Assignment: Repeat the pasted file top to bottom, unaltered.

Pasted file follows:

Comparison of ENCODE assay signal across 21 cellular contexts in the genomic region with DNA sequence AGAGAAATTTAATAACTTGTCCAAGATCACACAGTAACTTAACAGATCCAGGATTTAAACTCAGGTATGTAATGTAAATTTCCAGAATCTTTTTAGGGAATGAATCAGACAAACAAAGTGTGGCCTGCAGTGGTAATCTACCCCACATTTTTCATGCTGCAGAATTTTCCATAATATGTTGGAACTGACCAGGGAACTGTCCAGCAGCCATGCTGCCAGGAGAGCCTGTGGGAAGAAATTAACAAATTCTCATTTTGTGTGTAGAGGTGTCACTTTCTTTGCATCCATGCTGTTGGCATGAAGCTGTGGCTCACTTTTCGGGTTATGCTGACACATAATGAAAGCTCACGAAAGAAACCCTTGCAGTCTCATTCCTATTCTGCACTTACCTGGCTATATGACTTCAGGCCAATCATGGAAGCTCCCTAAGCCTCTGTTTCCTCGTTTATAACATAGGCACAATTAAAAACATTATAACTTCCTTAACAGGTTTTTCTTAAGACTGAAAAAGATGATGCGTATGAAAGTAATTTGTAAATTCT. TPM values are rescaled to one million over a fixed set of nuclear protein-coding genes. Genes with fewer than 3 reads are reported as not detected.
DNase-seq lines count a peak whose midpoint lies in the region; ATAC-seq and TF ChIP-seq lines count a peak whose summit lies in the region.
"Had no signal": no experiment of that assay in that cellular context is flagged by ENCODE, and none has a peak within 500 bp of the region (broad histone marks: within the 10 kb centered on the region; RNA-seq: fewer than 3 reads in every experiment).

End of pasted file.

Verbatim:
Comparison of ENCODE assay signal across 21 cellular contexts in the genomic region with DNA sequence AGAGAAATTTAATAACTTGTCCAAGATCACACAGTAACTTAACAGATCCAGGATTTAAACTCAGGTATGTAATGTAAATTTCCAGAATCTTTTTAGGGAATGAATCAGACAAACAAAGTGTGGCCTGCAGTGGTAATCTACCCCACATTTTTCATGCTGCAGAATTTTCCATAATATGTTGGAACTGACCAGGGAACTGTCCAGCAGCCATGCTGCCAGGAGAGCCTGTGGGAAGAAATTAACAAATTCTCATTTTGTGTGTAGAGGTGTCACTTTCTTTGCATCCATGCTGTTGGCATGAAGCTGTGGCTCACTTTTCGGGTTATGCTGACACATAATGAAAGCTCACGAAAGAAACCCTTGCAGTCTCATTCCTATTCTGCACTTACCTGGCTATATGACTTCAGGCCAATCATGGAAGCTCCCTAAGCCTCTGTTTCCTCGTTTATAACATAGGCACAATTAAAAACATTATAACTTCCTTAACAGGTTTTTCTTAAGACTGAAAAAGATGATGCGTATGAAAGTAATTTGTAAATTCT. TPM values are rescaled to one million over a fixed set of nuclear protein-coding genes. Genes with fewer than 3 reads are reported as not detected.
DNase-seq lines count a peak whose midpoint lies in the region; ATAC-seq and TF ChIP-seq lines count a peak whose summit lies in the region.
"Had no signal": no experiment of that assay in that cellular context is flagged by ENCODE, and none has a peak within 500 bp of the region (broad histone marks: within the 10 kb centered on the region; RNA-seq: fewer than 3 reads in every experiment).